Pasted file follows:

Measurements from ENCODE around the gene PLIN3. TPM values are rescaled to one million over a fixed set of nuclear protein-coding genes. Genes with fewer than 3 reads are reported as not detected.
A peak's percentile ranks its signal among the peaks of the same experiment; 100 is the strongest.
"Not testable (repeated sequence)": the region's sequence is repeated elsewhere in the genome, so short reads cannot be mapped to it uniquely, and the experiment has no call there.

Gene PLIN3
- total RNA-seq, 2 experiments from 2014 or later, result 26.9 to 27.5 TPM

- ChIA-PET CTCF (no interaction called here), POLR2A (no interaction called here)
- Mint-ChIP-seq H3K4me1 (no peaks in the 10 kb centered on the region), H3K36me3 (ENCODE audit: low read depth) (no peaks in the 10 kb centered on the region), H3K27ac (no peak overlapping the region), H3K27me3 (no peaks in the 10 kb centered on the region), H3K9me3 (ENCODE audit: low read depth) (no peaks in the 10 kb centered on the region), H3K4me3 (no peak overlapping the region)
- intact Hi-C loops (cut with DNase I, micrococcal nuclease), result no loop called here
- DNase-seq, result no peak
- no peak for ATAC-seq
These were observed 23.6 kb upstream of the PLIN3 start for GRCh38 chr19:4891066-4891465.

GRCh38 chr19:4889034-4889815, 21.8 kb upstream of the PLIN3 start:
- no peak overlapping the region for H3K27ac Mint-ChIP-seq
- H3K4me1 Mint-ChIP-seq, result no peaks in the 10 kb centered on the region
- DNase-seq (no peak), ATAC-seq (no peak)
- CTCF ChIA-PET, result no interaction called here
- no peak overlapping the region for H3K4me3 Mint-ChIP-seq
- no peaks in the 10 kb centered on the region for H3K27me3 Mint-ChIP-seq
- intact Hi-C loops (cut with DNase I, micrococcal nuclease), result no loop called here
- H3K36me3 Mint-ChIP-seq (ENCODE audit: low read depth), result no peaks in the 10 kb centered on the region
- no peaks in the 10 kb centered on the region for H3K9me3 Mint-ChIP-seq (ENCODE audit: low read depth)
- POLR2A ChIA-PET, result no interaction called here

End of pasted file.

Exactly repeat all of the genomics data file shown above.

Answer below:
Measurements from ENCODE around the gene PLIN3. TPM values are rescaled to one million over a fixed set of nuclear protein-coding genes. Genes with fewer than 3 reads are reported as not detected.
A peak's percentile ranks its signal among the peaks of the same experiment; 100 is the strongest.
"Not testable (repeated sequence)": the region's sequence is repeated elsewhere in the genome, so short reads cannot be mapped to it uniquely, and the experiment has no call there.

Gene PLIN3
- total RNA-seq, 2 experiments from 2014 or later, result 26.9 to 27.5 TPM

- ChIA-PET CTCF (no interaction called here), POLR2A (no interaction called here)
- Mint-ChIP-seq H3K4me1 (no peaks in the 10 kb centered on the region), H3K36me3 (ENCODE audit: low read depth) (no peaks in the 10 kb centered on the region), H3K27ac (no peak overlapping the region), H3K27me3 (no peaks in the 10 kb centered on the region), H3K9me3 (ENCODE audit: low read depth) (no peaks in the 10 kb centered on the region), H3K4me3 (no peak overlapping the region)
- intact Hi-C loops (cut with DNase I, micrococcal nuclease), result no loop called here
- DNase-seq, result no peak
- no peak for ATAC-seq
These were observed 23.6 kb upstream of the PLIN3 start for GRCh38 chr19:4891066-4891465.

GRCh38 chr19:4889034-4889815, 21.8 kb upstream of the PLIN3 start:
- no peak overlapping the region for H3K27ac Mint-ChIP-seq
- H3K4me1 Mint-ChIP-seq, result no peaks in the 10 kb centered on the region
- DNase-seq (no peak), ATAC-seq (no peak)
- CTCF ChIA-PET, result no interaction called here
- no peak overlapping the region for H3K4me3 Mint-ChIP-seq
- no peaks in the 10 kb centered on the region for H3K27me3 Mint-ChIP-seq
- intact Hi-C loops (cut with DNase I, micrococcal nuclease), result no loop called here
- H3K36me3 Mint-ChIP-seq (ENCODE audit: low read depth), result no peaks in the 10 kb centered on the region
- no peaks in the 10 kb centered on the region for H3K9me3 Mint-ChIP-seq (ENCODE audit: low read depth)
- POLR2A ChIA-PET, result no interaction called here